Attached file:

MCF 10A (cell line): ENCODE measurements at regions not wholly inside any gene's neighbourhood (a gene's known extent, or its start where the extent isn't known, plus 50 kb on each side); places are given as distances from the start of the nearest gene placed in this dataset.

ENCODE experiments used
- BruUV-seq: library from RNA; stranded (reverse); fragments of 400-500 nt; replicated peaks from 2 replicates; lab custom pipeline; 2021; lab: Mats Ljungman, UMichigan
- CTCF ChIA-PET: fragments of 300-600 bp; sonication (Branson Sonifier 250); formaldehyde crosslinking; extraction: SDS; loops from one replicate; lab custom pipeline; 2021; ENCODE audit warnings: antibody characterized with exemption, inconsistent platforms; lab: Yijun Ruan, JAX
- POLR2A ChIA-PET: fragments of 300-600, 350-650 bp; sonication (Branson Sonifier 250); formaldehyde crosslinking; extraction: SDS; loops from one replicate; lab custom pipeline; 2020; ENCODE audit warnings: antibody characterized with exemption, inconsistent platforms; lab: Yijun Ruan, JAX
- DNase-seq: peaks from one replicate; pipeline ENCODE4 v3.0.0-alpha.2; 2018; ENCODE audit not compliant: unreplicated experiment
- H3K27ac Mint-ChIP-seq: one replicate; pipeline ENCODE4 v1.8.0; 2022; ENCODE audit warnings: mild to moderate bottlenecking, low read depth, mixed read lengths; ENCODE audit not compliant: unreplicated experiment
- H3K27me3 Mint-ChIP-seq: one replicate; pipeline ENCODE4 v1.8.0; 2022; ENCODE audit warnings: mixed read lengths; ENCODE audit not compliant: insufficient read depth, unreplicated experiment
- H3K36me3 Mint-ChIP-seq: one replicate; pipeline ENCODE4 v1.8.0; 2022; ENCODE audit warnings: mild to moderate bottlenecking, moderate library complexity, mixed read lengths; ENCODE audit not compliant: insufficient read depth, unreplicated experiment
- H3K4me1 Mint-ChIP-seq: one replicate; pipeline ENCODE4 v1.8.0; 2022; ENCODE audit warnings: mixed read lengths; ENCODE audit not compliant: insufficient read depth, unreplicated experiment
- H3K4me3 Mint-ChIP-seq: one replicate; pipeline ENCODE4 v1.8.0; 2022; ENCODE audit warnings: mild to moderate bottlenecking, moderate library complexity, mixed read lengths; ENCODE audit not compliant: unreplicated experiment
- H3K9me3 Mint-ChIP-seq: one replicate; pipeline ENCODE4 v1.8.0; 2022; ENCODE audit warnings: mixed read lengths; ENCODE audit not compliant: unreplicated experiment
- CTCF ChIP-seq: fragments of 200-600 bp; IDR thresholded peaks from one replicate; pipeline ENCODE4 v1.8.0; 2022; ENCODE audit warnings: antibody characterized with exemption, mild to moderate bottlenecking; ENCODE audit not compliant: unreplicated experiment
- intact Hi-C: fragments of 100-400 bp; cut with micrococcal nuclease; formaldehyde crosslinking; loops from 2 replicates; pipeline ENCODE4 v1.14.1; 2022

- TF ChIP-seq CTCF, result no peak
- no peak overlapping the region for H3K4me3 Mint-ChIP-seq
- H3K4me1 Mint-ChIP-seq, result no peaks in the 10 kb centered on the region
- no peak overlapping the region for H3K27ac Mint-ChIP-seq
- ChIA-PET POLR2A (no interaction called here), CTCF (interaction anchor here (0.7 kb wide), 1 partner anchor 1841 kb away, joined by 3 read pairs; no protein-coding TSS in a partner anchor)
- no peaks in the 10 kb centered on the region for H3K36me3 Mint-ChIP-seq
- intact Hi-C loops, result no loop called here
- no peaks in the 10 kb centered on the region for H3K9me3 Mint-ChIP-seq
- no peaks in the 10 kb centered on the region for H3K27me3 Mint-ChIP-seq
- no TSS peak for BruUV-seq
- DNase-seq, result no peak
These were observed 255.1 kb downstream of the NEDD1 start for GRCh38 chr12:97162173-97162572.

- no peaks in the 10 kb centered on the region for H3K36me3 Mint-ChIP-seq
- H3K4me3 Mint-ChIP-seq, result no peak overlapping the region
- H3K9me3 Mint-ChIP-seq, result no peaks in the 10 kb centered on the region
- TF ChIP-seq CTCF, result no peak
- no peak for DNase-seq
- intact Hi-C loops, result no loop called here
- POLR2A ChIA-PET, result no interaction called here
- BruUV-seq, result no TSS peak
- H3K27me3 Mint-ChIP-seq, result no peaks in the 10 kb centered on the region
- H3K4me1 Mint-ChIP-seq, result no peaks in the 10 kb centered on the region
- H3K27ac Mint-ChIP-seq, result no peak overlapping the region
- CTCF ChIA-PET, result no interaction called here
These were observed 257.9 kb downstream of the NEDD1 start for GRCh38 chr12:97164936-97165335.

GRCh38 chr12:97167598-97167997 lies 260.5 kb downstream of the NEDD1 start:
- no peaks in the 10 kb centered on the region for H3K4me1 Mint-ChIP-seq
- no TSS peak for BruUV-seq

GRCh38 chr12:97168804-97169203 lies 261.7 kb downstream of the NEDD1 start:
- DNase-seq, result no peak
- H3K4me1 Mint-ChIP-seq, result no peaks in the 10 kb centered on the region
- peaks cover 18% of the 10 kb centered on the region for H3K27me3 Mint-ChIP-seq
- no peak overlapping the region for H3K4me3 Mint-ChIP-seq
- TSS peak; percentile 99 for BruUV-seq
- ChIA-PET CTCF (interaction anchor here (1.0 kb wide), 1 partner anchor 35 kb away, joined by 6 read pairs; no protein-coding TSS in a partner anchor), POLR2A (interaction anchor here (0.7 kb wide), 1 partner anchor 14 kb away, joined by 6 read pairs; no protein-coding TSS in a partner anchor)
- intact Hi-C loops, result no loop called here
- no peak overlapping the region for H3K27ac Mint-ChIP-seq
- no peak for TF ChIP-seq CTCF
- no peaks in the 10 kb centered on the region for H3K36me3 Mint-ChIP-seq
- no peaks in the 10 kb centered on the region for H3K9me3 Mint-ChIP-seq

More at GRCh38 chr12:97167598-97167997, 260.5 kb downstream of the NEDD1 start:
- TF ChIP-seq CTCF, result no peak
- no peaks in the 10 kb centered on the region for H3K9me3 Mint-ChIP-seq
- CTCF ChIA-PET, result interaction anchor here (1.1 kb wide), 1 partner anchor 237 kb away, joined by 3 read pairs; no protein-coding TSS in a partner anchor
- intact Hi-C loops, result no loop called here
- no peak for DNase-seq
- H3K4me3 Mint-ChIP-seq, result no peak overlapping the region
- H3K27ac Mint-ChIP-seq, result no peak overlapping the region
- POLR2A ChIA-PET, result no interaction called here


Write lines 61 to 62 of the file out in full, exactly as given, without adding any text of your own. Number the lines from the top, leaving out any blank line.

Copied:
- H3K4me3 Mint-ChIP-seq, result no peak overlapping the region
- H3K27ac Mint-ChIP-seq, result no peak overlapping the region